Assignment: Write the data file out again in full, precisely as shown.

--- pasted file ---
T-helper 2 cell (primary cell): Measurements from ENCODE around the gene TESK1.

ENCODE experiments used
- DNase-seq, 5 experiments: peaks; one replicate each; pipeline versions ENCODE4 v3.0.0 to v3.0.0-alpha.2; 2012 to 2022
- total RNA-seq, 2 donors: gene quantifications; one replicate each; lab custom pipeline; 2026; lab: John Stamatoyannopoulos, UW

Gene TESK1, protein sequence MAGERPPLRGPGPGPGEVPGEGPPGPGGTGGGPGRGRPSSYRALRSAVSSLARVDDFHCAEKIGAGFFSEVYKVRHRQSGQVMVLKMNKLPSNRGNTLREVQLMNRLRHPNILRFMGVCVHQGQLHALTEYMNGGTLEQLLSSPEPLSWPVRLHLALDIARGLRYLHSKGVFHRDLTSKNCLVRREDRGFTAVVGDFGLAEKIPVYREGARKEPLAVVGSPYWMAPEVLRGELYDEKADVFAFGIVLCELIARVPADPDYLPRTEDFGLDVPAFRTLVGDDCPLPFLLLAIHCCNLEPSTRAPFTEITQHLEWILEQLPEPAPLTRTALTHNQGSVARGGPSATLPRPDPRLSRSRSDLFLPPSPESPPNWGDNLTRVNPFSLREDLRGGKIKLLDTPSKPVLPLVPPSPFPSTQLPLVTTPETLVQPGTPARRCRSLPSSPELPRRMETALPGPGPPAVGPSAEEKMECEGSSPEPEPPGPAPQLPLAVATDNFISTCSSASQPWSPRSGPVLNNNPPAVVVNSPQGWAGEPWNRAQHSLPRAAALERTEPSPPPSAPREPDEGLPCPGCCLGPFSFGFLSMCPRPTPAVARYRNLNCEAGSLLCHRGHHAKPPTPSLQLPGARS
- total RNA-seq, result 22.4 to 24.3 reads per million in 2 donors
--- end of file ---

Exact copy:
T-helper 2 cell (primary cell): Measurements from ENCODE around the gene TESK1.

ENCODE experiments used
- DNase-seq, 5 experiments: peaks; one replicate each; pipeline versions ENCODE4 v3.0.0 to v3.0.0-alpha.2; 2012 to 2022
- total RNA-seq, 2 donors: gene quantifications; one replicate each; lab custom pipeline; 2026; lab: John Stamatoyannopoulos, UW

Gene TESK1, protein sequence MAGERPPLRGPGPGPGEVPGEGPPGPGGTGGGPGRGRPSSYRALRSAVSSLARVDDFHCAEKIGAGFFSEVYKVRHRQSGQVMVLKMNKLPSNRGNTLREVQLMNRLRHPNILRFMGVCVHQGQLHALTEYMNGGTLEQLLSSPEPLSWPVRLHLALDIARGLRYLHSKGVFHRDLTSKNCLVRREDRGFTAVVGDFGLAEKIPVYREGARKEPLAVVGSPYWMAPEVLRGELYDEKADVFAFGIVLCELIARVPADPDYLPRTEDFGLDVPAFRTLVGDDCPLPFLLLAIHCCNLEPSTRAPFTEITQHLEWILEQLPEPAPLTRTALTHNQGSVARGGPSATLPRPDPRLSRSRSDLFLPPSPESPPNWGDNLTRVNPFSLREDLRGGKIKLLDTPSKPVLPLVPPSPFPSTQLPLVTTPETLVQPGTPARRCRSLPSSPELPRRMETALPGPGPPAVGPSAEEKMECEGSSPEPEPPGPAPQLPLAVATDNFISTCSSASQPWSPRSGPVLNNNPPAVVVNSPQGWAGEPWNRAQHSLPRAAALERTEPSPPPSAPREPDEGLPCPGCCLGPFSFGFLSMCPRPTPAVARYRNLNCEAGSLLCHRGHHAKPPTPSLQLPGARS
- total RNA-seq, result 22.4 to 24.3 reads per million in 2 donors